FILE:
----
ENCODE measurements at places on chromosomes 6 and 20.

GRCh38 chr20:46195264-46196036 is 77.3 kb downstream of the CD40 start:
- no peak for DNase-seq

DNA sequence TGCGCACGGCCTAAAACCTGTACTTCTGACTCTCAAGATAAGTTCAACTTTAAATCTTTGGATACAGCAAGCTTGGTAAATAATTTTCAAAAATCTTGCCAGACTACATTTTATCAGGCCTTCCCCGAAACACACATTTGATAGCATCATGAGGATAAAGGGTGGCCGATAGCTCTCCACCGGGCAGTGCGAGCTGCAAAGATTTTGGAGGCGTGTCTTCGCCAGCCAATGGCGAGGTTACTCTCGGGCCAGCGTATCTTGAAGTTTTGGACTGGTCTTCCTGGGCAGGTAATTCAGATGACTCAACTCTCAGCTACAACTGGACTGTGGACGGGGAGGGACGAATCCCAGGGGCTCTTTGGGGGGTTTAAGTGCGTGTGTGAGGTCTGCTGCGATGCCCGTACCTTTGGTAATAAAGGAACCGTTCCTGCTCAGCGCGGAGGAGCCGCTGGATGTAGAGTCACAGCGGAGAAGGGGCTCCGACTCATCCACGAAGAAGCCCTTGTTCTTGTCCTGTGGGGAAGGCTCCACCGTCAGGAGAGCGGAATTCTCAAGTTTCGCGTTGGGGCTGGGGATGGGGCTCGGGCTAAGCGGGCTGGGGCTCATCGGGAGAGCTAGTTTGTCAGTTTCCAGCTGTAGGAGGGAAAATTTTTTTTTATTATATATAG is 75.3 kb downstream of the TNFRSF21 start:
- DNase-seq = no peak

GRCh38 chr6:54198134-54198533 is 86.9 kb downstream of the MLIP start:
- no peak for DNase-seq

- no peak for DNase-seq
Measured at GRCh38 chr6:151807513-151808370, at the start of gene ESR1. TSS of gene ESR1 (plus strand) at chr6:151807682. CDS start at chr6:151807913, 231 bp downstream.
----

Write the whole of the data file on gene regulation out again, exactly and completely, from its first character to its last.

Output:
ENCODE measurements at places on chromosomes 6 and 20.

GRCh38 chr20:46195264-46196036 is 77.3 kb downstream of the CD40 start:
- no peak for DNase-seq

DNA sequence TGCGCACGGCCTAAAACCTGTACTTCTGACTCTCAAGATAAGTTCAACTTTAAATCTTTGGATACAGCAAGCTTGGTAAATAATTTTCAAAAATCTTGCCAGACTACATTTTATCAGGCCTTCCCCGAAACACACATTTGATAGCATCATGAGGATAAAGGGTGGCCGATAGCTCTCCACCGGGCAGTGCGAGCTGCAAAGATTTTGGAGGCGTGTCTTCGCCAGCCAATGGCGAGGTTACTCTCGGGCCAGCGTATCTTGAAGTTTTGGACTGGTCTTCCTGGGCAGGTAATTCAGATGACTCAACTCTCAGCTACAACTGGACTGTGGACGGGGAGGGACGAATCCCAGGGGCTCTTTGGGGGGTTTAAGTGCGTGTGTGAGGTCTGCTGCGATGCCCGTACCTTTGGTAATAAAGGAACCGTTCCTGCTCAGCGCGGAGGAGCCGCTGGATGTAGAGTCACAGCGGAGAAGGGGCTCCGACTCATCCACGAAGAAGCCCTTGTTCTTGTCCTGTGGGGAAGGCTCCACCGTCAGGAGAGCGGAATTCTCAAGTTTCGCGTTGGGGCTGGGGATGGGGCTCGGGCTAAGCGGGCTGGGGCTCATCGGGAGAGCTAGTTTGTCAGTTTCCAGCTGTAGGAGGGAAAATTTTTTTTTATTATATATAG is 75.3 kb downstream of the TNFRSF21 start:
- DNase-seq = no peak

GRCh38 chr6:54198134-54198533 is 86.9 kb downstream of the MLIP start:
- no peak for DNase-seq

- no peak for DNase-seq
Measured at GRCh38 chr6:151807513-151808370, at the start of gene ESR1. TSS of gene ESR1 (plus strand) at chr6:151807682. CDS start at chr6:151807913, 231 bp downstream.